Pig iron, limestone, scrap metal, salt. The Calumet River has always been a place for piling things up. I say always because the river as we know it did not exist before the first pile-makers arrived. Southeast Chicago is wetland prairie buried beneath 21 billion cubic feet of landfill and slag, 1 and the mouth of the Calumet is less a river than an engineered channel cut through the drosscape. 2 It flows past mill ruins and sludge fields, golf course and acid plant, houses and baseball diamonds, Big Marsh and Deadstick Pond. Maybe flows is not the right word.
Imagine your house looking over that black mountain, implicated in logistical flows that span the world.
The black mountain you see is petroleum coke owned by the billionaire Koch Brothers, the biggest pile-makers of our age. For the past few years, they’ve been running coke through terminals on the Calumet with the blessing of Chicago lawmakers. (Now, finally, they’re getting run out of town.) The mountains grew in 2013, when the massive BP refinery five miles east was retrofitted to process heavy crude coming down the Enbridge Pipeline from the Alberta tar sands. Imagine your house looking over that black mountain, implicated in logistical flows that span the world.
Petcoke is a byproduct of oil refining, a coal-like substance which is sold overseas as a cheap, dirty, industrial fuel. 3 First you need somewhere to keep it until market conditions are right for export. The Kochs chose two storage sites on the Calumet River, both within shouting distance of family homes. 4 To be clear, we’re talking piles of black carbon bigger than the combined stadiums of Wrigley Field and Comiskey Park. “It looked like Mordor,” one resident told Chicago magazine. 5 And it was stored outdoors, uncovered, in a place called The Windy City. Investigators found petcoke dust on sidewalks and houses, bolstering residents’ claims of respiratory attacks. 6
So activists pressured the mayor to shut down the Petcoke Brothers, and the city passed regulations that required operations to move indoors within two years. The north site closed last year. The south site has been converted to a direct transfer facility, just in time for the deadline. Mount Petcoke stands no more.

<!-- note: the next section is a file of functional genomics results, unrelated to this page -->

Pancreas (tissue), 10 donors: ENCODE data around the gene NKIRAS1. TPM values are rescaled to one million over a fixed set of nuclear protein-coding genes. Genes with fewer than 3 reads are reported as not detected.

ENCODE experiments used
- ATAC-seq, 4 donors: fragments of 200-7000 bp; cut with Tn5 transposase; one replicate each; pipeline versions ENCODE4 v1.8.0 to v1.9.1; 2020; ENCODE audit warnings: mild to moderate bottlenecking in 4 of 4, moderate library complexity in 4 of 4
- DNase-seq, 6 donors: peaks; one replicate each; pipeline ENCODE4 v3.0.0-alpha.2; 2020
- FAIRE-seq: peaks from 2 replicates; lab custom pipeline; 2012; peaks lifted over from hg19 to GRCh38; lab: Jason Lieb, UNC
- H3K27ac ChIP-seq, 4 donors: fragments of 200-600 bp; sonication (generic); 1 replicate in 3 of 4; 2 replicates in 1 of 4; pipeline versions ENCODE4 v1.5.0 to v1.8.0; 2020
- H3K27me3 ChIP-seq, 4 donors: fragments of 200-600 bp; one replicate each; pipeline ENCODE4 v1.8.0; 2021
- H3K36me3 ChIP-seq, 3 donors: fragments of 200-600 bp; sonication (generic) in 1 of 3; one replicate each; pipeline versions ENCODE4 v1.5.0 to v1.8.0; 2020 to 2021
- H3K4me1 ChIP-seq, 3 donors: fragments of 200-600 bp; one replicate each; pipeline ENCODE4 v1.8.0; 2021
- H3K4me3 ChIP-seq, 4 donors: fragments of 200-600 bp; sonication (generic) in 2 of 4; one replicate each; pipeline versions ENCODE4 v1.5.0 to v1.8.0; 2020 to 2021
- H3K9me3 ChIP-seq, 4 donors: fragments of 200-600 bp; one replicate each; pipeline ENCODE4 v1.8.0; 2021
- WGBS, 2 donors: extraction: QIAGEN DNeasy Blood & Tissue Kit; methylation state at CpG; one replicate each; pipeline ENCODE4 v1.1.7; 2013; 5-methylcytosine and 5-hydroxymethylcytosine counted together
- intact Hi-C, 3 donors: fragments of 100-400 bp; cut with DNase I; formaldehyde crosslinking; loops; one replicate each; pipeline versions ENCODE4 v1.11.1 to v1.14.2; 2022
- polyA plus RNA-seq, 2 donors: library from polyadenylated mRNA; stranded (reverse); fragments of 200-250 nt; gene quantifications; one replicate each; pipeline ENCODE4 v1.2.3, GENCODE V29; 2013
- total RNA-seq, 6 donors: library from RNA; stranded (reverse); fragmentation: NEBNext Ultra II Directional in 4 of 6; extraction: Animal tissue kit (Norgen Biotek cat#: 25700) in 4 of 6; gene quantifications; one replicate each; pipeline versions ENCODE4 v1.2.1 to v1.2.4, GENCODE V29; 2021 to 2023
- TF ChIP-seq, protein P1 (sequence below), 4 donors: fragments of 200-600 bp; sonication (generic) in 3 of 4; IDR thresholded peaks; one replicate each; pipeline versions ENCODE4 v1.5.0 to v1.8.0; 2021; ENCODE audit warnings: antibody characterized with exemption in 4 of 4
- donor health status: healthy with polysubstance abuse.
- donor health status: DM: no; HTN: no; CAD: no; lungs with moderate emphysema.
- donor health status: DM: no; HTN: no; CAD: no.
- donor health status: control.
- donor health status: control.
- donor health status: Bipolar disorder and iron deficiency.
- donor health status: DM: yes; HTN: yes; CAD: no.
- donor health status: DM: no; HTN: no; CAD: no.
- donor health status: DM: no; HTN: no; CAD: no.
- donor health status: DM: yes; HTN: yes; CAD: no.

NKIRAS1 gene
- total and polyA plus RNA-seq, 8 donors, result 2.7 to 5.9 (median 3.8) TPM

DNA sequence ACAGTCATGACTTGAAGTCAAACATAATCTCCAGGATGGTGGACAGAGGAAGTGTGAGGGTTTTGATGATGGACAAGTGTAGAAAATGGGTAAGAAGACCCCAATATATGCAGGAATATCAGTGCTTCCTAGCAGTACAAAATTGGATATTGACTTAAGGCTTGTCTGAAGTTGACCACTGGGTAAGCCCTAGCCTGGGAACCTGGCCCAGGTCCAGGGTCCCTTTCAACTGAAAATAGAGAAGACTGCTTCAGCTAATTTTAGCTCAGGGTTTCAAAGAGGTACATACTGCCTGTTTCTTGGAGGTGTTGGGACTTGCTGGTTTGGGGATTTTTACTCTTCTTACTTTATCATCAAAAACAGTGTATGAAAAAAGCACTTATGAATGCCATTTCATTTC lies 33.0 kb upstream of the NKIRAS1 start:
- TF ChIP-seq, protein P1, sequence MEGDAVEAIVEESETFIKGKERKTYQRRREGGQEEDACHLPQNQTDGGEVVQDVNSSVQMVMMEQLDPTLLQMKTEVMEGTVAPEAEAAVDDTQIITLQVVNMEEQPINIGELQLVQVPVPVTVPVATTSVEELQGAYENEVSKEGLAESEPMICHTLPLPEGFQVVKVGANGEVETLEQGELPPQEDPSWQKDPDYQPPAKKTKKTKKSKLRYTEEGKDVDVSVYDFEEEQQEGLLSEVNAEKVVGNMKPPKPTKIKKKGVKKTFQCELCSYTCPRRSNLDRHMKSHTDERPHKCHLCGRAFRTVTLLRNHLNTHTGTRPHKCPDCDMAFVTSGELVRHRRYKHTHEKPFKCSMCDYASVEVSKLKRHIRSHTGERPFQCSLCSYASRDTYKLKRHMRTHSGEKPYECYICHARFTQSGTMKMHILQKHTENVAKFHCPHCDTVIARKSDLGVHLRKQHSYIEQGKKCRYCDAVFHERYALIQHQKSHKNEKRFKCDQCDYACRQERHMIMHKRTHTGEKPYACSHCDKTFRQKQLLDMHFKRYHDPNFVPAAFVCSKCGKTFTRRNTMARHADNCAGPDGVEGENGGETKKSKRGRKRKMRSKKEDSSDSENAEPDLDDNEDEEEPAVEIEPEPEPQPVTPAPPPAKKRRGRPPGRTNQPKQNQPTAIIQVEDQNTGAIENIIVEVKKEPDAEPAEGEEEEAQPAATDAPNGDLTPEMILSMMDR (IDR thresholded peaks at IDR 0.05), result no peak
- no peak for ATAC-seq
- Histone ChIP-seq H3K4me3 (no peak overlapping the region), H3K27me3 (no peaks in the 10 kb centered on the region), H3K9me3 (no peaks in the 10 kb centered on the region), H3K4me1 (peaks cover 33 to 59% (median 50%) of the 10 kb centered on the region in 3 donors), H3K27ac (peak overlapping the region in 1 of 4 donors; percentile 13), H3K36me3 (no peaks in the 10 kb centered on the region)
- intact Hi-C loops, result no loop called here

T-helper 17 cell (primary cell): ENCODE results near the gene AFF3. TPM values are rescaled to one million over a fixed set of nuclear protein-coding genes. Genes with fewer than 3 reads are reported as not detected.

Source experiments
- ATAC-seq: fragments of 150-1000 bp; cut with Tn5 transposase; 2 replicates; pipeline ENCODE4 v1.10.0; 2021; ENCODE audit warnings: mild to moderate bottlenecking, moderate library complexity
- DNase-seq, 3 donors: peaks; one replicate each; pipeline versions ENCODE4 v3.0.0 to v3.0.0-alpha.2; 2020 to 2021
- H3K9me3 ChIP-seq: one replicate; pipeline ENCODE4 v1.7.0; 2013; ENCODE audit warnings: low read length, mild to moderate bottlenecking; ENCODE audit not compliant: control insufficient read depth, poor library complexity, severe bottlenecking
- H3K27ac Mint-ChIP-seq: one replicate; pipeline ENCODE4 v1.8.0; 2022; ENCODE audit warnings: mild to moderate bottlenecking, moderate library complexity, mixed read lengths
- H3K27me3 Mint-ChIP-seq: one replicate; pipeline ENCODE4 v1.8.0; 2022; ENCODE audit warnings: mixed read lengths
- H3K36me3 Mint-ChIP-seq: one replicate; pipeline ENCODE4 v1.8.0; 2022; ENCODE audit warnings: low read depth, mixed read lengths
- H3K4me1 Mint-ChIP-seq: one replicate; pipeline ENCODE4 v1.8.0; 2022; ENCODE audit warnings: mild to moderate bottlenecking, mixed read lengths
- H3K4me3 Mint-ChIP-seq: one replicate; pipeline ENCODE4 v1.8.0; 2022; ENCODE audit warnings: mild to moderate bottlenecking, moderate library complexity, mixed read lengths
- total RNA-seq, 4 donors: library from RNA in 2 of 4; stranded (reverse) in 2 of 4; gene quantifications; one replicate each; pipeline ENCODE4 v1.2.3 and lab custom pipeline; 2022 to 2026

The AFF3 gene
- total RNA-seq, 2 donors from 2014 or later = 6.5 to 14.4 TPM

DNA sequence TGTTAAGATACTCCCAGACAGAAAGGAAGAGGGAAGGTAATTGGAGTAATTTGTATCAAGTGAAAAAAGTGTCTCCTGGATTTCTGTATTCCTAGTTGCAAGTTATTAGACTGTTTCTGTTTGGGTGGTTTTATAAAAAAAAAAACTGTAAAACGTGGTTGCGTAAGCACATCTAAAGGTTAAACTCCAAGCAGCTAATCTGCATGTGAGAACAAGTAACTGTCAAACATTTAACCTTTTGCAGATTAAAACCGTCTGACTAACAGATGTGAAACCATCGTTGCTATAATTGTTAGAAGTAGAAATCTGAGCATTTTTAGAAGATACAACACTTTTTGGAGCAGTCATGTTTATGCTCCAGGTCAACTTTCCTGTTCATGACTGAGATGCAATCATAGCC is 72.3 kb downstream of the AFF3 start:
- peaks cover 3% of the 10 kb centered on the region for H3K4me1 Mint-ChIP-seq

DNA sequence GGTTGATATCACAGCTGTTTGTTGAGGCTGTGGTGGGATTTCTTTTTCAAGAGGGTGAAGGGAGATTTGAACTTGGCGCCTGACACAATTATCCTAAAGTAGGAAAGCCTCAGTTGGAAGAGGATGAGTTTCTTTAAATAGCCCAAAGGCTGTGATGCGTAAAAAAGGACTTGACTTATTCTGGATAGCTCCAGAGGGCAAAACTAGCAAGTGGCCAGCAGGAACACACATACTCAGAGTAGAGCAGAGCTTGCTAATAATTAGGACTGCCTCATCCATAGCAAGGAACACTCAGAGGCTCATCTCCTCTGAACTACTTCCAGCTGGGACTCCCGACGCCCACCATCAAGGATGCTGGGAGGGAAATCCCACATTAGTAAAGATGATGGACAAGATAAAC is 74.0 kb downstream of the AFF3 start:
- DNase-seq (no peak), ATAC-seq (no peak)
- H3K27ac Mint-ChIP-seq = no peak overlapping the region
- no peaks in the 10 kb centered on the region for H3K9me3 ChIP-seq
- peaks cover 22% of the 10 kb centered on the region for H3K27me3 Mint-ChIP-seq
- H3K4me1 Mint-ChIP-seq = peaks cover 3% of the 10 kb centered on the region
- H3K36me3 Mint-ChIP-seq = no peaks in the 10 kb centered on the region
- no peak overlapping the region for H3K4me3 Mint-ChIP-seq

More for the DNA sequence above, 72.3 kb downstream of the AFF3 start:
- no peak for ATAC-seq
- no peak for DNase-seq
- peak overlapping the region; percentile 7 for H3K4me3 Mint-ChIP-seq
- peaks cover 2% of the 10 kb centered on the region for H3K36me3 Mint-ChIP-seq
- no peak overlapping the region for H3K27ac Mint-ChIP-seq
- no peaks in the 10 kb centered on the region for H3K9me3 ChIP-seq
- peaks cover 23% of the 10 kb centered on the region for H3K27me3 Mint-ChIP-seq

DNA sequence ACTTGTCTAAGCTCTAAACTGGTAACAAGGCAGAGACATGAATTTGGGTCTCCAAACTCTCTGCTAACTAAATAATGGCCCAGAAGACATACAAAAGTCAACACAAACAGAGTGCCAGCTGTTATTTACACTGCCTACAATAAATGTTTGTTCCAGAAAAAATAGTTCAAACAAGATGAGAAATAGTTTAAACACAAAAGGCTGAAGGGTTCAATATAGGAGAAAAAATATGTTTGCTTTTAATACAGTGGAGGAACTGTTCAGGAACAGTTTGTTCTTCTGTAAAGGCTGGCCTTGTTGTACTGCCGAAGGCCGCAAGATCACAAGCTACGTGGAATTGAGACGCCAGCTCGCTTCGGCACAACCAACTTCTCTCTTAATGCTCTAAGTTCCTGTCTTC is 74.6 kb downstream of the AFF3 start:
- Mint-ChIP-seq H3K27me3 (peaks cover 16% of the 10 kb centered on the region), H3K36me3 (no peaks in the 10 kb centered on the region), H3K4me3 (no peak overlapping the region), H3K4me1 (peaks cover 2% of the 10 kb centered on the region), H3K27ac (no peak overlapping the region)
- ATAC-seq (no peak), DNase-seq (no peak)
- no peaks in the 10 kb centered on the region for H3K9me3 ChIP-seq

Terry Evans has long been a photographer of edges, a master of the carefully controlled frame.
If you can visualize any of this, thank photographer Terry Evans, whose aerial images provide a vital record of this fight for environmental justice. Petcoke laden train snaking through the East Side neighborhood is among the most radical photographs of her 40-year career, because the activity doesn’t stop at the edge of the frame. Offstage, the BP Whiting Refinery generates 2.2 million annual tons of petcoke, 7 enough to fill a train a day. Activists are proud that they brought down the mountain, and now they want to shut down the transfer facility and the refinery’s petroleum coker. Evans says her project is not only about industrial pollution along the Calumet River but also about climate change on a global scale.
She has long been a photographer of edges, a master of the carefully controlled frame. Much of her earlier work was shot from planes flying over the American Midwest, where land use is dominated by the geometries of the Jefferson Grid. You can see that influence here, in the square canvas of the images and the sharply defined borders between land parcels. Her photo Restored marsh, Indian Creek shows the wetlands slamming into an industrial lot at an angle so severe that the retaining wall looks like a split-screen wipe.